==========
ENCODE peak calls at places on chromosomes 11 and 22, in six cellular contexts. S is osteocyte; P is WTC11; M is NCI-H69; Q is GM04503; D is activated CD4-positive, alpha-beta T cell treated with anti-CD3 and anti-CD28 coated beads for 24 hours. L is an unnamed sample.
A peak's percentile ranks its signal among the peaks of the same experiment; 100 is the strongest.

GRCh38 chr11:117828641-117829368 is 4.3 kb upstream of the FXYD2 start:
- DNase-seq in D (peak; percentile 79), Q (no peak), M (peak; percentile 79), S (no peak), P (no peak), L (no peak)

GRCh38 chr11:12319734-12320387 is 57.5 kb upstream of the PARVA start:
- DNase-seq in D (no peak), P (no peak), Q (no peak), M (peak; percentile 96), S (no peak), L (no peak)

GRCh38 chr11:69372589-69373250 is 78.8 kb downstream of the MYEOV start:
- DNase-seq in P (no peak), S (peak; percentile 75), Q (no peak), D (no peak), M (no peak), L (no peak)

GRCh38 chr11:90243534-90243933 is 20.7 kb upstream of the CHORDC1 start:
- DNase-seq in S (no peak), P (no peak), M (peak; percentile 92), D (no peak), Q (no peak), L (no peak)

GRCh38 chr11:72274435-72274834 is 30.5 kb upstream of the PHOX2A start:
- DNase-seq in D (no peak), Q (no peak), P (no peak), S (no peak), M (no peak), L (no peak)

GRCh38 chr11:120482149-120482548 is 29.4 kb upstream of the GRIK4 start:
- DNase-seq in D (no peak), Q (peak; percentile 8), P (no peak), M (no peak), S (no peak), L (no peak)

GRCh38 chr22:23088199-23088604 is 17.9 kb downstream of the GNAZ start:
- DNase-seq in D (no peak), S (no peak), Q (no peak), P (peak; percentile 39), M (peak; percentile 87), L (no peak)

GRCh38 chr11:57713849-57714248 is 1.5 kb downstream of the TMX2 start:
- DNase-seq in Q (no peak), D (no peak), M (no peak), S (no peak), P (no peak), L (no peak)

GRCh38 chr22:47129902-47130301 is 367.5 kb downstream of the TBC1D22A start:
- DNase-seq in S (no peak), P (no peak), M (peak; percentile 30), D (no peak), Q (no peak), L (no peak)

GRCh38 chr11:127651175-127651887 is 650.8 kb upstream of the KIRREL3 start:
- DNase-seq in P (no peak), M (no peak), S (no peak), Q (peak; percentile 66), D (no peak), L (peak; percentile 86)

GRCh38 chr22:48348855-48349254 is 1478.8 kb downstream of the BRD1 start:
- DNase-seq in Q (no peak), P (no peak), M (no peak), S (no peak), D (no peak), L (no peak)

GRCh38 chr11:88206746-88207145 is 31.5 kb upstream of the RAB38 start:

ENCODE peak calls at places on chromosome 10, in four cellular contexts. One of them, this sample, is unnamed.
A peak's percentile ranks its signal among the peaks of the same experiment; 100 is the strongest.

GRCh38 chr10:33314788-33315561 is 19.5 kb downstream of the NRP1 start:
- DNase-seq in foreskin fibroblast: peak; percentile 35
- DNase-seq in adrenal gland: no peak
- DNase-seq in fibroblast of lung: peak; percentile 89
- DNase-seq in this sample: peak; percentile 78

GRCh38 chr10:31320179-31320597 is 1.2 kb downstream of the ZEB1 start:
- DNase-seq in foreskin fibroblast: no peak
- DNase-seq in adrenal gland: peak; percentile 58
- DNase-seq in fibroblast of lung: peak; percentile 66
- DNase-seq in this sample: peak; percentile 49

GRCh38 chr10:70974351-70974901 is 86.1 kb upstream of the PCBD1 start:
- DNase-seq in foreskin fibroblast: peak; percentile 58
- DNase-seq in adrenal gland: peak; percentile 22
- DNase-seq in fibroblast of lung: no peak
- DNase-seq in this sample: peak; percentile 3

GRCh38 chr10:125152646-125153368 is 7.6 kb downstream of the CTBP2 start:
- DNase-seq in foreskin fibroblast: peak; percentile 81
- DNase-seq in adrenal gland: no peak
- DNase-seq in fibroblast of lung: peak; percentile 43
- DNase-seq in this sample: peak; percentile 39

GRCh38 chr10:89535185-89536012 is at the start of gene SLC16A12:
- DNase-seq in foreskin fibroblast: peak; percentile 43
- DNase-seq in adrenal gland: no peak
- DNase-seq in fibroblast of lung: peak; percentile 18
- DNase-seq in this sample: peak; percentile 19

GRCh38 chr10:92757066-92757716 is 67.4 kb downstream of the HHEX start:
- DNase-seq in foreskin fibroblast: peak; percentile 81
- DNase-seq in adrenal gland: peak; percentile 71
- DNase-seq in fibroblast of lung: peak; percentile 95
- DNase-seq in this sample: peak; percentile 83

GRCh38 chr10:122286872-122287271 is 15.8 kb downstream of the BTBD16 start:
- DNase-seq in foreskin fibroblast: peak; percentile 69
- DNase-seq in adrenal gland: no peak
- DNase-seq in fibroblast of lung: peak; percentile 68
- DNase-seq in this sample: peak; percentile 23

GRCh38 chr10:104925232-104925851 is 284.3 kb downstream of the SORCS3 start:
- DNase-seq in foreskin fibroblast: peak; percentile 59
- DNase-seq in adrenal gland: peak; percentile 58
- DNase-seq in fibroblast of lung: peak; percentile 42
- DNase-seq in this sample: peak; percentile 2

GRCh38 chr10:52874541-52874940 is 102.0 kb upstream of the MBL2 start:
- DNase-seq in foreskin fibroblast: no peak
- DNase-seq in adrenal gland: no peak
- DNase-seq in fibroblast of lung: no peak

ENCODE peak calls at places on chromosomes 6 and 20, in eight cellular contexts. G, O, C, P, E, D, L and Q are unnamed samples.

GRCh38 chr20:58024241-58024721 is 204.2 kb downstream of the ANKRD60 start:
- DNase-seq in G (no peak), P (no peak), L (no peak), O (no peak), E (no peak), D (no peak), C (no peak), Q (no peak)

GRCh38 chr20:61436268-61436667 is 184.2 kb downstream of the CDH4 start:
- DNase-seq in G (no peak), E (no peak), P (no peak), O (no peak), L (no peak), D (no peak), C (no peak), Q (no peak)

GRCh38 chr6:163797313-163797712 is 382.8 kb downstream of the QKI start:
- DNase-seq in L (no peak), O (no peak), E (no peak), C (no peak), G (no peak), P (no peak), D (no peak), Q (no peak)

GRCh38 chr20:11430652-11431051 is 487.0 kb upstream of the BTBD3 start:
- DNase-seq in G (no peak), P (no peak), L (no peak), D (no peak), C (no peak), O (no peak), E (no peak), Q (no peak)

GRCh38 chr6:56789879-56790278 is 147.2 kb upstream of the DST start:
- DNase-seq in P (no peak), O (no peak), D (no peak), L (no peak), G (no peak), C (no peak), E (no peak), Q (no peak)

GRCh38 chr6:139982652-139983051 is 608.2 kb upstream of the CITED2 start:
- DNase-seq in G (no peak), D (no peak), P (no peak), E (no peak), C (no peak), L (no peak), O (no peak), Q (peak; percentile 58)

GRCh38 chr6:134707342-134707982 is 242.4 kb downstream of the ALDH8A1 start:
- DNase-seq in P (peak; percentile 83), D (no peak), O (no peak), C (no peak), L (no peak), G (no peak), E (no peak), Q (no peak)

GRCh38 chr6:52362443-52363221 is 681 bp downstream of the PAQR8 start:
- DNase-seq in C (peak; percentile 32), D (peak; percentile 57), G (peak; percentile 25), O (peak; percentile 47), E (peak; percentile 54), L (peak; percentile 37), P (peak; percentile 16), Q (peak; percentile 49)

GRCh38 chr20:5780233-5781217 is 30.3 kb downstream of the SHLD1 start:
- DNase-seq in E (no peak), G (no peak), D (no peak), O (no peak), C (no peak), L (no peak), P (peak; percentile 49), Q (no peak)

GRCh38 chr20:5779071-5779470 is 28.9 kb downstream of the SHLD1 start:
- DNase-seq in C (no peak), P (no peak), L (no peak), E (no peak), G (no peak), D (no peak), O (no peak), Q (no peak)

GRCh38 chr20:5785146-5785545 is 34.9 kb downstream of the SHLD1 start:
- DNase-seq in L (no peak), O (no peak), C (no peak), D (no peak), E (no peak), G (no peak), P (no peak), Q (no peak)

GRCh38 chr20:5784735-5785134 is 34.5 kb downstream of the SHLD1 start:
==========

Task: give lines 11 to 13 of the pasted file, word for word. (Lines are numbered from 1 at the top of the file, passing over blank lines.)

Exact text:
GRCh38 chr11:72274435-72274834 is 30.5 kb upstream of the PHOX2A start:
- DNase-seq in D (no peak), Q (no peak), P (no peak), S (no peak), M (no peak), L (no peak)

GRCh38 chr11:120482149-120482548 is 29.4 kb upstream of the GRIK4 start: